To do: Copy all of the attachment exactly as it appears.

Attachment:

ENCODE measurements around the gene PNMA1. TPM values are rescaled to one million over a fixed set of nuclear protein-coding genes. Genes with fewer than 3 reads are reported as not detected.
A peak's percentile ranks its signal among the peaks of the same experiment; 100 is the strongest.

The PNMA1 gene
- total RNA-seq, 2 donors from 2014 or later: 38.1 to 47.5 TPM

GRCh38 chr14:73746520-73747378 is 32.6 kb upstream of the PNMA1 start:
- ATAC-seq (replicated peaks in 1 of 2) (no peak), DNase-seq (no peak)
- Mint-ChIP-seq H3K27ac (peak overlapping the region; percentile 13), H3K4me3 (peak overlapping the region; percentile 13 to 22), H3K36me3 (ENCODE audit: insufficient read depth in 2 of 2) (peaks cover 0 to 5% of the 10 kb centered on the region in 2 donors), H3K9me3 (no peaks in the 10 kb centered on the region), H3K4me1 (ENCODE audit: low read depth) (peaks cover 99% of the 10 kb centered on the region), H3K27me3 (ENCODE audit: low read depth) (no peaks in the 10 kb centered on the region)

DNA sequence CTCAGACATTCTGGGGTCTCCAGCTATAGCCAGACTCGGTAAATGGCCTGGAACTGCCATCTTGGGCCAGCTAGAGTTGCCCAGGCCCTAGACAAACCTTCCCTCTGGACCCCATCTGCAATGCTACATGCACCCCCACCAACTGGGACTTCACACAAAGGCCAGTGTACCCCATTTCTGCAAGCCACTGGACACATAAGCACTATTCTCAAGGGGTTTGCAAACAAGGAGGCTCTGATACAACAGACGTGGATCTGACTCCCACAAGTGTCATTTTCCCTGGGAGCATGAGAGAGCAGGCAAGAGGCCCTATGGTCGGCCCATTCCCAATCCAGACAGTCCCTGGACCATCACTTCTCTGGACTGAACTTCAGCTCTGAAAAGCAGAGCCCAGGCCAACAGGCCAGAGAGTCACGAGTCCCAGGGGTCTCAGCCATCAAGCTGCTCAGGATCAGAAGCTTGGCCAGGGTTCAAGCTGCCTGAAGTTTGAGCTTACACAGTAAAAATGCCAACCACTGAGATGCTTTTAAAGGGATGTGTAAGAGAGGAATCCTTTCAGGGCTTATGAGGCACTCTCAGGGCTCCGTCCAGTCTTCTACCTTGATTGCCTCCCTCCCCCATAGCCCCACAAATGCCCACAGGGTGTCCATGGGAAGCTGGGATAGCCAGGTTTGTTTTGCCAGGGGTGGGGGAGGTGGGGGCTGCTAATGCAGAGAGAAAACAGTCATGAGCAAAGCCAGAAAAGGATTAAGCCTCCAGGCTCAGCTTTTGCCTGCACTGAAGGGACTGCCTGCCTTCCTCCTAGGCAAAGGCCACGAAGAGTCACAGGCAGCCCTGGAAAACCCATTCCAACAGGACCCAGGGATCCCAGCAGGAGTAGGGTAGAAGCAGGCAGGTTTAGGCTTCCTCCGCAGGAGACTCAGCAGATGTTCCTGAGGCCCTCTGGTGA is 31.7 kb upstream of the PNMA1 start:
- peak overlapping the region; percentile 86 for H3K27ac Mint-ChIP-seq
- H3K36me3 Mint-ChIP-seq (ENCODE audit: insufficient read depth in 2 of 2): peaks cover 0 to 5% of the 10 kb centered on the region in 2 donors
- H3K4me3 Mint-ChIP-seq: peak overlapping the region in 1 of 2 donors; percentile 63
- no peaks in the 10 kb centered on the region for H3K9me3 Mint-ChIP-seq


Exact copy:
ENCODE measurements around the gene PNMA1. TPM values are rescaled to one million over a fixed set of nuclear protein-coding genes. Genes with fewer than 3 reads are reported as not detected.
A peak's percentile ranks its signal among the peaks of the same experiment; 100 is the strongest.

The PNMA1 gene
- total RNA-seq, 2 donors from 2014 or later: 38.1 to 47.5 TPM

GRCh38 chr14:73746520-73747378 is 32.6 kb upstream of the PNMA1 start:
- ATAC-seq (replicated peaks in 1 of 2) (no peak), DNase-seq (no peak)
- Mint-ChIP-seq H3K27ac (peak overlapping the region; percentile 13), H3K4me3 (peak overlapping the region; percentile 13 to 22), H3K36me3 (ENCODE audit: insufficient read depth in 2 of 2) (peaks cover 0 to 5% of the 10 kb centered on the region in 2 donors), H3K9me3 (no peaks in the 10 kb centered on the region), H3K4me1 (ENCODE audit: low read depth) (peaks cover 99% of the 10 kb centered on the region), H3K27me3 (ENCODE audit: low read depth) (no peaks in the 10 kb centered on the region)

DNA sequence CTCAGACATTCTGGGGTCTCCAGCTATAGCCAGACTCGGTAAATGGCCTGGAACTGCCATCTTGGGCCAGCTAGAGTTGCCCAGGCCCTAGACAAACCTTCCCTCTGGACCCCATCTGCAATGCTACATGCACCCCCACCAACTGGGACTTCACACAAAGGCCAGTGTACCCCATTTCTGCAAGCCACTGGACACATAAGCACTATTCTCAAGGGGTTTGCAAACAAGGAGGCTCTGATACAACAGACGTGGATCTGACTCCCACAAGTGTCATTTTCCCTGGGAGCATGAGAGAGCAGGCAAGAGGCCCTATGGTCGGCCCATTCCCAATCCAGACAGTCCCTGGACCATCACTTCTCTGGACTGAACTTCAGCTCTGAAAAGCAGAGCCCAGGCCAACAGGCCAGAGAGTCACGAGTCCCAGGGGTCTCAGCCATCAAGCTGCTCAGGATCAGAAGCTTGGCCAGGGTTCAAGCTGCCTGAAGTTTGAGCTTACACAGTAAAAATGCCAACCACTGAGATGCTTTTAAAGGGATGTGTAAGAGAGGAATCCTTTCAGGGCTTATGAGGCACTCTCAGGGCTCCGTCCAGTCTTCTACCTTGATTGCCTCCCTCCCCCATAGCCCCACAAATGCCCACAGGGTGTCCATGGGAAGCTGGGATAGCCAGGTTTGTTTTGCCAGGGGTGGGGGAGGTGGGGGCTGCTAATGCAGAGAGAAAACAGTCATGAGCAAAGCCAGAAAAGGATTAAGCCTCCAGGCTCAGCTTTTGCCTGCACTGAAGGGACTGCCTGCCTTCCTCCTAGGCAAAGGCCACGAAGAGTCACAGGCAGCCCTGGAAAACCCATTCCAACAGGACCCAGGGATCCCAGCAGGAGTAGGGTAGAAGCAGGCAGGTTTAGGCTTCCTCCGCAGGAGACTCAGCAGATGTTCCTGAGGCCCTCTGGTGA is 31.7 kb upstream of the PNMA1 start:
- peak overlapping the region; percentile 86 for H3K27ac Mint-ChIP-seq
- H3K36me3 Mint-ChIP-seq (ENCODE audit: insufficient read depth in 2 of 2): peaks cover 0 to 5% of the 10 kb centered on the region in 2 donors
- H3K4me3 Mint-ChIP-seq: peak overlapping the region in 1 of 2 donors; percentile 63
- no peaks in the 10 kb centered on the region for H3K9me3 Mint-ChIP-seq